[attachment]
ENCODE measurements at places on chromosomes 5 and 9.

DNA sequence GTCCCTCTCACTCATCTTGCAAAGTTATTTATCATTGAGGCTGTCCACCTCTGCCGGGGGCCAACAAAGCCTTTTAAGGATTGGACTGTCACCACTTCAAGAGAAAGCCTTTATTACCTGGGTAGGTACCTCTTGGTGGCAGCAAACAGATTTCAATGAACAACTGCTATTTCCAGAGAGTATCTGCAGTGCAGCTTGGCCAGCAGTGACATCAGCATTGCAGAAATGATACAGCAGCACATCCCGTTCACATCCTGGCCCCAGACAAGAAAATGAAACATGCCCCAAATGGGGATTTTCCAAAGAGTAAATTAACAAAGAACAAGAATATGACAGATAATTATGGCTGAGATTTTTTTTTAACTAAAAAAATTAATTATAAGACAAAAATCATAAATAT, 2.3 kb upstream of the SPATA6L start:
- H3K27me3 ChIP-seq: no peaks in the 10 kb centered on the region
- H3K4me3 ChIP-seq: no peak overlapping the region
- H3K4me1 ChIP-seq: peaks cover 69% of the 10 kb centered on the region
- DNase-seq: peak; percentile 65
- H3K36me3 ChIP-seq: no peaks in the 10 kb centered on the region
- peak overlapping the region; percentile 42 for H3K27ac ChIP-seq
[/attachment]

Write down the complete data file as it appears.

ENCODE measurements at places on chromosomes 5 and 9.

DNA sequence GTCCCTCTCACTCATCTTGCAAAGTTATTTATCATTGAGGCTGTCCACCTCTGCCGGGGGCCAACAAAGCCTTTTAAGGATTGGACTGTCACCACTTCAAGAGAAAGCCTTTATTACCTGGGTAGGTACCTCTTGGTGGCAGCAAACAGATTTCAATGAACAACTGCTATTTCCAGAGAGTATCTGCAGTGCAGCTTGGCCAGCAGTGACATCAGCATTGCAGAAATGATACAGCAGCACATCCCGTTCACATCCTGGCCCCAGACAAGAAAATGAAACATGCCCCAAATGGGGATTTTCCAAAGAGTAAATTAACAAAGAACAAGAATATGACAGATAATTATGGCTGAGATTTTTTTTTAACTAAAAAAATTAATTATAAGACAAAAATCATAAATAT, 2.3 kb upstream of the SPATA6L start:
- H3K27me3 ChIP-seq: no peaks in the 10 kb centered on the region
- H3K4me3 ChIP-seq: no peak overlapping the region
- H3K4me1 ChIP-seq: peaks cover 69% of the 10 kb centered on the region
- DNase-seq: peak; percentile 65
- H3K36me3 ChIP-seq: no peaks in the 10 kb centered on the region
- peak overlapping the region; percentile 42 for H3K27ac ChIP-seq